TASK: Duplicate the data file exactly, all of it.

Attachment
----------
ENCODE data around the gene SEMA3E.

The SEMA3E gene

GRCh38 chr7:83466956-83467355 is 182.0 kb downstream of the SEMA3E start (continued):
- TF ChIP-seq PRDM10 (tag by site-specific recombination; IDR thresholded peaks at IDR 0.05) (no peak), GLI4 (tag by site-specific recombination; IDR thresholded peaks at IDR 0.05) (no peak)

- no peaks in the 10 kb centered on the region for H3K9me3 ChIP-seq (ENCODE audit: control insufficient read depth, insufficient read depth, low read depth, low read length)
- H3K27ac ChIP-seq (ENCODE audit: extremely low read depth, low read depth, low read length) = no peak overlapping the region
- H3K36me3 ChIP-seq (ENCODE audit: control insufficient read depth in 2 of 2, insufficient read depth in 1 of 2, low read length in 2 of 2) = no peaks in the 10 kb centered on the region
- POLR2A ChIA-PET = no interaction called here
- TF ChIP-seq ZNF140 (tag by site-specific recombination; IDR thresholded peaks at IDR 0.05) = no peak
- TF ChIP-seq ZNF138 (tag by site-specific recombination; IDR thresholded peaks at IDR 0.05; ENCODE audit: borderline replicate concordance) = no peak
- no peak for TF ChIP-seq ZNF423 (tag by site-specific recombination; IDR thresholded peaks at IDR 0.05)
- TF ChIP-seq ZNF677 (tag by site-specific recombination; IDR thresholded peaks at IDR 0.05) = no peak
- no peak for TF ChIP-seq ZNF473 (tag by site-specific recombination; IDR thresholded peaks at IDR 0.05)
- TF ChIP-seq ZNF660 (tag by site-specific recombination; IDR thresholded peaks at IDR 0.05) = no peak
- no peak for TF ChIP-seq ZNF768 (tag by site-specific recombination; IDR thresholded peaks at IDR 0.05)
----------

ENCODE data around the gene SEMA3E.

The SEMA3E gene

GRCh38 chr7:83466956-83467355 is 182.0 kb downstream of the SEMA3E start (continued):
- TF ChIP-seq PRDM10 (tag by site-specific recombination; IDR thresholded peaks at IDR 0.05) (no peak), GLI4 (tag by site-specific recombination; IDR thresholded peaks at IDR 0.05) (no peak)

- no peaks in the 10 kb centered on the region for H3K9me3 ChIP-seq (ENCODE audit: control insufficient read depth, insufficient read depth, low read depth, low read length)
- H3K27ac ChIP-seq (ENCODE audit: extremely low read depth, low read depth, low read length) = no peak overlapping the region
- H3K36me3 ChIP-seq (ENCODE audit: control insufficient read depth in 2 of 2, insufficient read depth in 1 of 2, low read length in 2 of 2) = no peaks in the 10 kb centered on the region
- POLR2A ChIA-PET = no interaction called here
- TF ChIP-seq ZNF140 (tag by site-specific recombination; IDR thresholded peaks at IDR 0.05) = no peak
- TF ChIP-seq ZNF138 (tag by site-specific recombination; IDR thresholded peaks at IDR 0.05; ENCODE audit: borderline replicate concordance) = no peak
- no peak for TF ChIP-seq ZNF423 (tag by site-specific recombination; IDR thresholded peaks at IDR 0.05)
- TF ChIP-seq ZNF677 (tag by site-specific recombination; IDR thresholded peaks at IDR 0.05) = no peak
- no peak for TF ChIP-seq ZNF473 (tag by site-specific recombination; IDR thresholded peaks at IDR 0.05)
- TF ChIP-seq ZNF660 (tag by site-specific recombination; IDR thresholded peaks at IDR 0.05) = no peak
- no peak for TF ChIP-seq ZNF768 (tag by site-specific recombination; IDR thresholded peaks at IDR 0.05)